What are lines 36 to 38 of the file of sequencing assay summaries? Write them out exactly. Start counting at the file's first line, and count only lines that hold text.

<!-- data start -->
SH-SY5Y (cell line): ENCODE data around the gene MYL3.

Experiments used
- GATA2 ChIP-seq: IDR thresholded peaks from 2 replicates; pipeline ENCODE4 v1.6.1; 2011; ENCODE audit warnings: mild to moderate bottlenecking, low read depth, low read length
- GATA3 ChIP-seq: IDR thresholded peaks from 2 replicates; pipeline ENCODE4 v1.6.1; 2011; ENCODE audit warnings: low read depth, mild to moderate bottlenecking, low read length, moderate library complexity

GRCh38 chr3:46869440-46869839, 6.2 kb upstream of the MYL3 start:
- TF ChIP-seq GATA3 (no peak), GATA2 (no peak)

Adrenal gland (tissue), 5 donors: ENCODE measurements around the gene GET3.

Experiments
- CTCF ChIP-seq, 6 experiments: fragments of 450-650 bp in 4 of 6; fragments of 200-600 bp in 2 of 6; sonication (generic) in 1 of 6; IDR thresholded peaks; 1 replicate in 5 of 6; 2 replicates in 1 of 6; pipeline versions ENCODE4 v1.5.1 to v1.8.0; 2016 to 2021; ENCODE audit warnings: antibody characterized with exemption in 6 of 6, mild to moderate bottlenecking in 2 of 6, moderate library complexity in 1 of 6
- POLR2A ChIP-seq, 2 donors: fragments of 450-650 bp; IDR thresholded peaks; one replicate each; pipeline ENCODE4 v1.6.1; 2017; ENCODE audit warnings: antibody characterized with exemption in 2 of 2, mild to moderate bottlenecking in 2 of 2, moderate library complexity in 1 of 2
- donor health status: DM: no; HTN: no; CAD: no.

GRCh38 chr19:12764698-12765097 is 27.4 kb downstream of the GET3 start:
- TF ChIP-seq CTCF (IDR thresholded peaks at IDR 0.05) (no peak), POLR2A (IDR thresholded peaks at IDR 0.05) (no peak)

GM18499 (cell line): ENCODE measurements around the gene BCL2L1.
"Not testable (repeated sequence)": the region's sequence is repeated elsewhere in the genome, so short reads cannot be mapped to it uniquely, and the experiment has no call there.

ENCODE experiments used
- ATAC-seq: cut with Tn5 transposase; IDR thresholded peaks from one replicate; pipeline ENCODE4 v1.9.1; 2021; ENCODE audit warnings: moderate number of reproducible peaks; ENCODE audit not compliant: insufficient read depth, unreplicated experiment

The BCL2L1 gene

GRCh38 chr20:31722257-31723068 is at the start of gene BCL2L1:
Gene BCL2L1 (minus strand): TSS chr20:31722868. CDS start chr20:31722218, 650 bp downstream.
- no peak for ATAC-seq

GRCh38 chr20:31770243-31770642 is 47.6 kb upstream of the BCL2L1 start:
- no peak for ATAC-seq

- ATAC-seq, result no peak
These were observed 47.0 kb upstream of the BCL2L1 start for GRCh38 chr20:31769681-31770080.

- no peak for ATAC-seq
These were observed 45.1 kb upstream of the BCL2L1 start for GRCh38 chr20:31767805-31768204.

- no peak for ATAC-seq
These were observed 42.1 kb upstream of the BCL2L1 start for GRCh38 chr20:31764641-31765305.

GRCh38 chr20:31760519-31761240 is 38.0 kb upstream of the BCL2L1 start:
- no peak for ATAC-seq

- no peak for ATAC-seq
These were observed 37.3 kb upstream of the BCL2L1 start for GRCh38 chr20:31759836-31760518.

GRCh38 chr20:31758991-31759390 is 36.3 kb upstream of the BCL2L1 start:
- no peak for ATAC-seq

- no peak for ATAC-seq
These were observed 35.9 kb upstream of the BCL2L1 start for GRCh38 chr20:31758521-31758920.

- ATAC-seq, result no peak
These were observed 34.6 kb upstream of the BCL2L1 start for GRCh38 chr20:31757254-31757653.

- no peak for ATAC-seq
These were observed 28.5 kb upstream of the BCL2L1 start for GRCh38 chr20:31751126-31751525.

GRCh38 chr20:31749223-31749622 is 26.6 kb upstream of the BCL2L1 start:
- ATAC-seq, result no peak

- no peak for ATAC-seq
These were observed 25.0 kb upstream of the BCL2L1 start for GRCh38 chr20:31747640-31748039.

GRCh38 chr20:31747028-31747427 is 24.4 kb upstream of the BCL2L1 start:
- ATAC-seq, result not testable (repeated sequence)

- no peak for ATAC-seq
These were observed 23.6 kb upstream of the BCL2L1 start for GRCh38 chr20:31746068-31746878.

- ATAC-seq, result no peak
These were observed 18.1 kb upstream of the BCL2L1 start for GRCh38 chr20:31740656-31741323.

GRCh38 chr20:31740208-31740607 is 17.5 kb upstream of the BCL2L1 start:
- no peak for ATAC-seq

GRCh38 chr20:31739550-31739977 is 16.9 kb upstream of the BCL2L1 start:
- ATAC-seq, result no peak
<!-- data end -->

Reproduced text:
- no peak for ATAC-seq
These were observed 35.9 kb upstream of the BCL2L1 start for GRCh38 chr20:31758521-31758920.

- ATAC-seq, result no peak